Life-care communities offer a contract intended to remain in effect for the resident's lifetime and, at a minimum, to guarantee shelter and access to various health care services.
Life-care communities (continuing care retirement communities) offer different levels of care:
Generally, people pay a substantial entrance fee ($50,000 to $500,000) when moving to the community and monthly fees thereafter. In some communities, residents pay only a monthly fee for rent plus service or health packages. In others, residents can purchase a condominium, cooperative, or membership; service or health packages are purchased separately.
There are 3 main types of communities:
If well-financed and well-managed, life-care communities provide a broad range of housing, social, supportive, and health services that enable their residents to live comfortably. However, some communities are not well-regulated; in some, residents' assets have been wiped out because of unscrupulous real estate dealers or well-intentioned but inept management.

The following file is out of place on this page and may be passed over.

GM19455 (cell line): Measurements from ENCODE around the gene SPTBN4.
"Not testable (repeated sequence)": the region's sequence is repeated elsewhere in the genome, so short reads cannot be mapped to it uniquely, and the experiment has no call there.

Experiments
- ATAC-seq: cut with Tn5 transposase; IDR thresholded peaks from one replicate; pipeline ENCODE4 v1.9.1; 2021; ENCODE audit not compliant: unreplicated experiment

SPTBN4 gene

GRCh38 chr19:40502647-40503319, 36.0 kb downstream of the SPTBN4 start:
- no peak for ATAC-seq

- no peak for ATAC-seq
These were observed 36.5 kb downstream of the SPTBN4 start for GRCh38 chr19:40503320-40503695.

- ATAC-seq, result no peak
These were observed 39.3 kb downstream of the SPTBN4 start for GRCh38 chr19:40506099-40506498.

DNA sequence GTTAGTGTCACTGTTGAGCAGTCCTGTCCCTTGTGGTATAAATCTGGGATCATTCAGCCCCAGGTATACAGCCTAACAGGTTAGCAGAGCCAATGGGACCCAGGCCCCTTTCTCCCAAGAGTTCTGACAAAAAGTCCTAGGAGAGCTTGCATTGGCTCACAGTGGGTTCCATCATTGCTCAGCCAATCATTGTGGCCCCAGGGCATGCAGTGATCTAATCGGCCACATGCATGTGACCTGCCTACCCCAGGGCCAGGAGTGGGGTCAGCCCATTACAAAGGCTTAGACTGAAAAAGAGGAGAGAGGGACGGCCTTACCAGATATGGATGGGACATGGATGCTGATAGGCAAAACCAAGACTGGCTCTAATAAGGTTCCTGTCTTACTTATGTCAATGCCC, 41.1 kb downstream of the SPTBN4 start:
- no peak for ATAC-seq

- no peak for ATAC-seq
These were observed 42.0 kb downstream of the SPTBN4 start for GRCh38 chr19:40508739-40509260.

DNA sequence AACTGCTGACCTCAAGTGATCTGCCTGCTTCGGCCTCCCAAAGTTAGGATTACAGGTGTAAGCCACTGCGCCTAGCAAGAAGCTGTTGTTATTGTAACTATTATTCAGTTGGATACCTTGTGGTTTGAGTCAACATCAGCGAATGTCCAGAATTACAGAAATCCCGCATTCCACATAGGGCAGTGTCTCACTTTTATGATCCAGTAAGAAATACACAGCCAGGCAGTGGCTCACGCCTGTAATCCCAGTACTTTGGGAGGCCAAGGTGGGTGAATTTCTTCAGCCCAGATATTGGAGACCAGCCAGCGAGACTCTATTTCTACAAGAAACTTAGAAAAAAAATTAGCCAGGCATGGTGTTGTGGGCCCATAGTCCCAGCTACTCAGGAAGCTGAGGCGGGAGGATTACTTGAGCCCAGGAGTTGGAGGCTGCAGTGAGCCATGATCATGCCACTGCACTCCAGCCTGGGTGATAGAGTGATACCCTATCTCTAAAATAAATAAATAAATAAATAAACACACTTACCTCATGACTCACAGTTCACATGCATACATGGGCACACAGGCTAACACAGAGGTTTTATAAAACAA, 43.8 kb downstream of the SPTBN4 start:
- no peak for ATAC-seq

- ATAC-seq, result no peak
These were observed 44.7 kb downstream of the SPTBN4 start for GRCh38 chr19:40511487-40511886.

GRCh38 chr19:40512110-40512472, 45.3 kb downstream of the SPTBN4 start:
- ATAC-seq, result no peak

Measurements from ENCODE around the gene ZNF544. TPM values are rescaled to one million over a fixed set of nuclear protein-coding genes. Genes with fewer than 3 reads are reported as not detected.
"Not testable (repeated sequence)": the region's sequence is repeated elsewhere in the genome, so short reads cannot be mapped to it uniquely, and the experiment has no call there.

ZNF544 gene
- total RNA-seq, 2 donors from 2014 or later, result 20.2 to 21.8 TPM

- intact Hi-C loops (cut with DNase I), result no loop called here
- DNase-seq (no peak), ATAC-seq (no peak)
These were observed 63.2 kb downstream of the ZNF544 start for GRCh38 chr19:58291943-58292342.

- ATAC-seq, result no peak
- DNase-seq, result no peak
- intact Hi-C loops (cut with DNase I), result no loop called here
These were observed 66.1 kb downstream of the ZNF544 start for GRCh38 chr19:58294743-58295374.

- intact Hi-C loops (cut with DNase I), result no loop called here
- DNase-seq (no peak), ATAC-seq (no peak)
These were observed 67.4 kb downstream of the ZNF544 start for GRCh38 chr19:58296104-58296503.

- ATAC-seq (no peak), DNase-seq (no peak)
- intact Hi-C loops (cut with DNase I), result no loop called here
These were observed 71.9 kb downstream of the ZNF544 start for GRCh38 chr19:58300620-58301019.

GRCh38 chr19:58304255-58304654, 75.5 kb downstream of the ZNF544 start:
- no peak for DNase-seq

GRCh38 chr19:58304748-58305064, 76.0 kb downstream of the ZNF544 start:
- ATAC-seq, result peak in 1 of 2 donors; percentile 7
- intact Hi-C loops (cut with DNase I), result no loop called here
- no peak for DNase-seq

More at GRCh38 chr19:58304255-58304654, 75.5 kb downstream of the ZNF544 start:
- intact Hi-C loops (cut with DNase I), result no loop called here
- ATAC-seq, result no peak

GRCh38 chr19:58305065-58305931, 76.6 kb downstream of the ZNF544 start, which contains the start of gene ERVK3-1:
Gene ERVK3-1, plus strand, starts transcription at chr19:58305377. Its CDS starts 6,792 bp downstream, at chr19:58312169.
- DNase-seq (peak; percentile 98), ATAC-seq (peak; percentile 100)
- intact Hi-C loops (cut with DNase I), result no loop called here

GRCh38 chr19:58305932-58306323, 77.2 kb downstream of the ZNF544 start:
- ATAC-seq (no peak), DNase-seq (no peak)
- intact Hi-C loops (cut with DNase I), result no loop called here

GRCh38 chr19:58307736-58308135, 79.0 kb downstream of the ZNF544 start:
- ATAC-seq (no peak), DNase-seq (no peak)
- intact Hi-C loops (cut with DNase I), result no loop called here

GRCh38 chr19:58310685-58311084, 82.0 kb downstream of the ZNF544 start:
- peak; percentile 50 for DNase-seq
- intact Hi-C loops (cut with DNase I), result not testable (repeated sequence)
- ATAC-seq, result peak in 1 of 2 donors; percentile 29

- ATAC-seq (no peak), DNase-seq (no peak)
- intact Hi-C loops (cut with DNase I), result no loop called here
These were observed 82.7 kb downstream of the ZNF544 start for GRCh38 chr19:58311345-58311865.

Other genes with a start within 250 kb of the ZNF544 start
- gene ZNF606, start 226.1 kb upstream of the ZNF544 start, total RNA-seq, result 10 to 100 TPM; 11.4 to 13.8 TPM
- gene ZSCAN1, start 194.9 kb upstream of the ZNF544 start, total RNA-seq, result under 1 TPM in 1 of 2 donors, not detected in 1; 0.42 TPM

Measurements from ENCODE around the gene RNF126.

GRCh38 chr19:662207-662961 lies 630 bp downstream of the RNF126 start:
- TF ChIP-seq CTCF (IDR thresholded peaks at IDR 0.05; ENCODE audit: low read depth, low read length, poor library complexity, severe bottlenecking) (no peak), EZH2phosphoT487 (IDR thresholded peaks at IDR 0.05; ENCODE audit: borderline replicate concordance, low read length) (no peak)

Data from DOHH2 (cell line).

Communities may occupy a single building or be spread across multiacre campuses with housing options ranging from efficiency apartments to cottages with several rooms. Many have community buildings for organized social events, dining rooms, clubs, sports facilities, planned outings, and vacation options. Access to physicians is usually provided, and most programs are affiliated with local acute care facilities.
Medicare and Medicaid usually do not pay for residence in a life-care community but may help pay for skilled nursing care when it is needed. Long-term care insurance may reimburse residents for monthly fees as well as personal care services.
Last full review/revision October 2013 by Barbara Resnick, PhD, CRNP
Content last modified November 2013